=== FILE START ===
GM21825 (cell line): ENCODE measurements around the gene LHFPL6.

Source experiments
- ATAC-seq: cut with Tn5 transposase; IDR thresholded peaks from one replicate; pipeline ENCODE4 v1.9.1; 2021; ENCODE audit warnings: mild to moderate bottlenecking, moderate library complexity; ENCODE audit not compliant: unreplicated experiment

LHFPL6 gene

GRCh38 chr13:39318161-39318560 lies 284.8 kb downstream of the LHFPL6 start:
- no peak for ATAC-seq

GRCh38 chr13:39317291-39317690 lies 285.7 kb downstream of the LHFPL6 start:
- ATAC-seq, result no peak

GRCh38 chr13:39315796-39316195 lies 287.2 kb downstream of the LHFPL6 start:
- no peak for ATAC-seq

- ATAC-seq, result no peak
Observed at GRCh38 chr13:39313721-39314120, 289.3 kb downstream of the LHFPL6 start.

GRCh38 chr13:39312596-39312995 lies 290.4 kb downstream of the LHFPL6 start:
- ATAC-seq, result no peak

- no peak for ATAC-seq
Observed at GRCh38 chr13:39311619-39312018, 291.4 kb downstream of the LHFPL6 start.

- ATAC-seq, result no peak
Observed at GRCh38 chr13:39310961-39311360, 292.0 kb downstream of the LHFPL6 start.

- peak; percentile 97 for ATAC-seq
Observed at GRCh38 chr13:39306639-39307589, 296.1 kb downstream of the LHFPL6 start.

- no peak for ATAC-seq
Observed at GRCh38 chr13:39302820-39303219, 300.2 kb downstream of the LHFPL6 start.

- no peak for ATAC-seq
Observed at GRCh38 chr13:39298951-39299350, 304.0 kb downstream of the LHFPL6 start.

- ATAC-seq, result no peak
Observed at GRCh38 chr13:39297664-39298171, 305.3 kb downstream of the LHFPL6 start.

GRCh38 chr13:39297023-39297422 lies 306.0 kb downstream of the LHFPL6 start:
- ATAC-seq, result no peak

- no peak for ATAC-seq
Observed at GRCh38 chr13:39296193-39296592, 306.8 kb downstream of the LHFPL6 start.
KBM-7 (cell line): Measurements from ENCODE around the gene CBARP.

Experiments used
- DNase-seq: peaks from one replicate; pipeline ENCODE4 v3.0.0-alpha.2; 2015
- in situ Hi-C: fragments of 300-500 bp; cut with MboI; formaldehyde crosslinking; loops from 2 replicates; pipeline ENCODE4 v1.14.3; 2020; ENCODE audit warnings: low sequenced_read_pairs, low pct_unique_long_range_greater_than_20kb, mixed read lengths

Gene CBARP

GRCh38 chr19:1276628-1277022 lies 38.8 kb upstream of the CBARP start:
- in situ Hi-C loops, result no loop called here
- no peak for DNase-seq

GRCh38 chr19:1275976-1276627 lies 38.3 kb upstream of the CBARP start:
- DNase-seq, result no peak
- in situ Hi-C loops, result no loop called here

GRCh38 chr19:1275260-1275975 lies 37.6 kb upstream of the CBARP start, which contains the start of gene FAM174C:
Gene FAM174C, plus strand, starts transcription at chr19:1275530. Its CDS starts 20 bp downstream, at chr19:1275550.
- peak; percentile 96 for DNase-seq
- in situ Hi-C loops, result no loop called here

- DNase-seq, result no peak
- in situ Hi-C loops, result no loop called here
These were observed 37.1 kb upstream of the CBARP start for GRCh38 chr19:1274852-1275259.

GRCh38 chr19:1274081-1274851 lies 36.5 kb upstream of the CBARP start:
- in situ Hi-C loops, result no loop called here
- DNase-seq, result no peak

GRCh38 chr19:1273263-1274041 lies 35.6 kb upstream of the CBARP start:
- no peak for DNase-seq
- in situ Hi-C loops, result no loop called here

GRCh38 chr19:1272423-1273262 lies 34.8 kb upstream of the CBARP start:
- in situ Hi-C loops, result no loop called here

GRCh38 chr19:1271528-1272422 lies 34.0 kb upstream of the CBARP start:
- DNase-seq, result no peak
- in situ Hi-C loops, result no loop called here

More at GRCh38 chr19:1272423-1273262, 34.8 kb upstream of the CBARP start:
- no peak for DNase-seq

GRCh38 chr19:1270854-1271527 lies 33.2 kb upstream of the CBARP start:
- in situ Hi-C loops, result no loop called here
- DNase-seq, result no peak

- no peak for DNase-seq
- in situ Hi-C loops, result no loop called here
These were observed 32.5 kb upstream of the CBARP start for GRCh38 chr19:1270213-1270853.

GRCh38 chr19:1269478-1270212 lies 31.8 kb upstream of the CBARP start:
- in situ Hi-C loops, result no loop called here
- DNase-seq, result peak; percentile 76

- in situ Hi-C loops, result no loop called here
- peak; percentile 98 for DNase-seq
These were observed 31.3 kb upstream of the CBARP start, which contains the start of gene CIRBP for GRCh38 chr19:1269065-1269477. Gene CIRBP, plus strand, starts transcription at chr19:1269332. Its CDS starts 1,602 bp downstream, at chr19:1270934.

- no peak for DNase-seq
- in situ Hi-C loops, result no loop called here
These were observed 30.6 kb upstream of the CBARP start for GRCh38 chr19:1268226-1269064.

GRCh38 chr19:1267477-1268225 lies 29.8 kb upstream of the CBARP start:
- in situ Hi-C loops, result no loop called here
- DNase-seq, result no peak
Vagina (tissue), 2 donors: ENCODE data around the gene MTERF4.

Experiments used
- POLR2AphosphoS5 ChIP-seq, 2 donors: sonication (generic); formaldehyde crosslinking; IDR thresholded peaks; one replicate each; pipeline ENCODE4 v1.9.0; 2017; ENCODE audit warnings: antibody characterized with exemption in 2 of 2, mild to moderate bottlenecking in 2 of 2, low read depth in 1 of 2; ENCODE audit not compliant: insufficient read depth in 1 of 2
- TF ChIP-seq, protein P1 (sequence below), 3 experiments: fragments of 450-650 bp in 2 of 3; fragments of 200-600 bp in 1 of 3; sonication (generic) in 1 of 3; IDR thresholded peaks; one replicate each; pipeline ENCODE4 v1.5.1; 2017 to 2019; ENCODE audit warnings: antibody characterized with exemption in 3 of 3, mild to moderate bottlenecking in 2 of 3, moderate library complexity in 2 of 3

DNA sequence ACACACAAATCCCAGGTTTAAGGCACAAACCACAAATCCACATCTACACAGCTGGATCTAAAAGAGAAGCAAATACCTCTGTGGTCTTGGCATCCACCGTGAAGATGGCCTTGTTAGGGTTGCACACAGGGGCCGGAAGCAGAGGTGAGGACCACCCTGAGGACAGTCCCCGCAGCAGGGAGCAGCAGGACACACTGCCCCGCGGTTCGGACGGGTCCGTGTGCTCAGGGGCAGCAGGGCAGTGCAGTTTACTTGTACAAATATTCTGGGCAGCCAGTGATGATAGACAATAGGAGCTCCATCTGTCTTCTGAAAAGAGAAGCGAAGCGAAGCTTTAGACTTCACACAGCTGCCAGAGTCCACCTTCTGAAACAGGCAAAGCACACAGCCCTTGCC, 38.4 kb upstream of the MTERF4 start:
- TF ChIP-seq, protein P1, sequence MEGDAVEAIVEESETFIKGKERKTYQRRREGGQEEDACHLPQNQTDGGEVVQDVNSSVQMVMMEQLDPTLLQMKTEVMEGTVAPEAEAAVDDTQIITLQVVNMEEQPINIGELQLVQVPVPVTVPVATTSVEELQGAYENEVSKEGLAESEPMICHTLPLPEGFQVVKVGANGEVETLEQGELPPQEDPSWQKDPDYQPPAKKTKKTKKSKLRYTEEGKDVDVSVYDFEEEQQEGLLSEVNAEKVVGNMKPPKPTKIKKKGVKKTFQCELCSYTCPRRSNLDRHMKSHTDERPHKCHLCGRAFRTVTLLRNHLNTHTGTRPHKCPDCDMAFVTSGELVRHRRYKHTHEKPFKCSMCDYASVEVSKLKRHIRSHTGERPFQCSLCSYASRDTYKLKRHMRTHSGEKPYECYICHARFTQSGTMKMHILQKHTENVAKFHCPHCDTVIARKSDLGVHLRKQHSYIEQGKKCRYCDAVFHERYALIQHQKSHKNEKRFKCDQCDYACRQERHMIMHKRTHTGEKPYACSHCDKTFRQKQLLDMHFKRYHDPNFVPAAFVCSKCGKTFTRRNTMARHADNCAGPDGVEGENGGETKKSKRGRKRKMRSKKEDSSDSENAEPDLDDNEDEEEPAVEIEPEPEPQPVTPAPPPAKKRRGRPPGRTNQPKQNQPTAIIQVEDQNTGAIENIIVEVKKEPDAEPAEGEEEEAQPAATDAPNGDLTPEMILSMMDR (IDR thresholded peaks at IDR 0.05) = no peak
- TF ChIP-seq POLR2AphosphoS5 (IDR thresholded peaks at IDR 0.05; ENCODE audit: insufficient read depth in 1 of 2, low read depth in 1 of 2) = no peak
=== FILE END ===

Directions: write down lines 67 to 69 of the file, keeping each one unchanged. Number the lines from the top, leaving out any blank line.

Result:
These were observed 32.5 kb upstream of the CBARP start for GRCh38 chr19:1270213-1270853.

GRCh38 chr19:1269478-1270212 lies 31.8 kb upstream of the CBARP start:
- in situ Hi-C loops, result no loop called here